“People mightn’t know your Grandfather Ned Murphy but they’d know when you said ‘Nice Man’. I never saw him in bad humour – he was always codding and joking and tricking. There was another man there called Mattie Hennessy and if you ever passed the table he was sitting at, all you would hear is people saying ‘ah Jaysus Mattie, that couldn’t happen’. He was just unreal. He hadn’t one bad story.”
For 15 minutes, Stan rattled off some of Mattie’s finest yarns, each punctuated with a hearty laugh. There was the time he said it was “so windy there was trout blowing out of the river”. The story about an eel he adopted from the Suir and kept in a shoebox – feeding him liver as Mattie watched the news after work. Or the one about his greyhound who, having entered a race Mattie himself could win, stopped on the home straight to deliver a litter of pups before crossing the finish line in first place, with one of the offspring coming second.
“If you had a rat in your garden or house you didn’t look for Rent-to-kill, you looked for Mattie Hennessy and his cat. He accidentally broke the cat’s leg with his motorbike one day but he said it was too good to put down and that he’d keep her for breeding purposes. He made a splint for its leg using a wooden spoon. He was in bed one night and heard a bit of a racket downstairs so he went down. In the kitchen, he found the cat with the rat caught under its left paw and he was belting it over the head with the wooden spoon. He wouldn’t even smile when he was telling the story.”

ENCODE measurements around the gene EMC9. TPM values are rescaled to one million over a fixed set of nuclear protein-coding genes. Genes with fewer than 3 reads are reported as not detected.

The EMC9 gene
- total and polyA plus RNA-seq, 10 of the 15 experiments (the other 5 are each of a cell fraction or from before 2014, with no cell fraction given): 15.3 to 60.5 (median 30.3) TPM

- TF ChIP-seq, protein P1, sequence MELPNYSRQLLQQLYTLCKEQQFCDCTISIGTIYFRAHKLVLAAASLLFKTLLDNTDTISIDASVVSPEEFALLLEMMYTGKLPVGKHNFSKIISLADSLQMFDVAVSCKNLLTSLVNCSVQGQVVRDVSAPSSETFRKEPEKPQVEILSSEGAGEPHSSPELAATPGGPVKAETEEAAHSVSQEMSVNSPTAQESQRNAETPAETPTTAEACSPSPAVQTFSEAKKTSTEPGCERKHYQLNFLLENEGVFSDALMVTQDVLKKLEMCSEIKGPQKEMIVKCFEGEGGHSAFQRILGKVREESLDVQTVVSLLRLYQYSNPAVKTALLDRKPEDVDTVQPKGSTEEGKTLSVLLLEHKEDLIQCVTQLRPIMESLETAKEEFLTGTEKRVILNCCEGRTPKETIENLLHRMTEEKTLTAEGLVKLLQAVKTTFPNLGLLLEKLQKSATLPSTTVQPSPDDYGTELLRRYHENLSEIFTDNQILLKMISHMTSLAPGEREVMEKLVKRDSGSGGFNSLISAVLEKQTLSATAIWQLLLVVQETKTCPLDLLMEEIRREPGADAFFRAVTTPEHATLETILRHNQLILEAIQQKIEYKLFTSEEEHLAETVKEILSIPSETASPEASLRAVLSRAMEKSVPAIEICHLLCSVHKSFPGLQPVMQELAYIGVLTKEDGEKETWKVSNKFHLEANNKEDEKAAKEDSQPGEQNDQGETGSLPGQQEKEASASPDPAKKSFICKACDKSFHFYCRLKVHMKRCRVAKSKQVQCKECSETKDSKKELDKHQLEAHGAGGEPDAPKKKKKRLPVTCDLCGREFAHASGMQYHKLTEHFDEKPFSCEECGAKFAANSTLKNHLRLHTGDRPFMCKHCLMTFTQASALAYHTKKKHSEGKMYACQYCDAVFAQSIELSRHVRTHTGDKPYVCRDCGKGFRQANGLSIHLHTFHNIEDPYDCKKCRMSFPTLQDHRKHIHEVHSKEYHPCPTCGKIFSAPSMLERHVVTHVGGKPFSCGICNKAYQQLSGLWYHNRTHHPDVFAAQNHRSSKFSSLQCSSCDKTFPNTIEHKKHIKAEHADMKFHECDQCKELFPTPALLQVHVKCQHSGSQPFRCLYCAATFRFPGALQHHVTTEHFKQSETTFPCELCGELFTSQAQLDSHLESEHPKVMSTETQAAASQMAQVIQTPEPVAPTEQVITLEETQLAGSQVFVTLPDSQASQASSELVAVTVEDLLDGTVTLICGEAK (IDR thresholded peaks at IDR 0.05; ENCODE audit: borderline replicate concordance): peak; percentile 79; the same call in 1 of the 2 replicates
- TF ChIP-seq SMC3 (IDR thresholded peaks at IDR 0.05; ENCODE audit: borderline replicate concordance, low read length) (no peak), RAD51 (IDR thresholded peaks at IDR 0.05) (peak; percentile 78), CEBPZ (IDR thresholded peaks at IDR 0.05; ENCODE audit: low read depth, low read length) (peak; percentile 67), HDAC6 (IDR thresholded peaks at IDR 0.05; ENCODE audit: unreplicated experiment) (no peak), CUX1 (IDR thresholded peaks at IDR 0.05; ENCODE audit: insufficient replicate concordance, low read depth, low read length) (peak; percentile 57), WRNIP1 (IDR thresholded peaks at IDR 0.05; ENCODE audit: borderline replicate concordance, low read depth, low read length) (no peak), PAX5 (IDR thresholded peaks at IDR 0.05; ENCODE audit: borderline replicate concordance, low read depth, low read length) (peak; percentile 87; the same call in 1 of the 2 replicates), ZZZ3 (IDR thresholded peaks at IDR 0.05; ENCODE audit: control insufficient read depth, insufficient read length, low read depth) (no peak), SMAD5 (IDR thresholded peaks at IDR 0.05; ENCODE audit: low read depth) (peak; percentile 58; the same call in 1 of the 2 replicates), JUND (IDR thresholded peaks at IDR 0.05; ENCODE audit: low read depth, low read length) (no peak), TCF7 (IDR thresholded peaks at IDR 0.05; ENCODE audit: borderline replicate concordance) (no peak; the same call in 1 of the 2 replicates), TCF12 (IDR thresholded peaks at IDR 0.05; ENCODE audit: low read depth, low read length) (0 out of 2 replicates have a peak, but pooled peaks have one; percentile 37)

Aged 44 when the factory closed, he relished the chance to get into the big bad world of business himself and while the industry has changed in terms of technology, machinery and hygiene, he enjoys seeing the advances made and adapting to each one. He also loves working with his family, including his daughter Mary Rose who is involved with Tastefully Yours.
While he has happily lived in the city since childhood, his Kilkenny roots ensure that when it comes to Championship, he is “a ferocious black and amber man”. If he could do anything to bring about a Kilkenny victory, Stan will do it. As he has before. Back in 1998 before an All-Ireland semi-final against the Deise, a certain DJ Carey called up asking if he could recommend somewhere he could walk in the sea in order to strengthen a weak ankle.
“We went out to Dunmore at 12 o’clock at night so nobody would see us. We were right down by the Strand Hotel a couple of nights to strengthen it. I was talking to my Waterford friends afterwards and told them I nearly drowned out in Dunmore East. I said the water was up to my eyes but when I looked to the side DJ’s shoes were right there – he was able to walk on water!”
Despite the rivalry which takes precedence during the summer, Stan is proud of the county where he lives, particularly the countless friends he has made throughout his life here.
“Even if you love the person next to you during the match, you’ll want to rip out there Adam’s Apple for that 70 minutes! But afterwards it’s back to normality and we’re all friends again.”
In conversation with Ronan Morrissey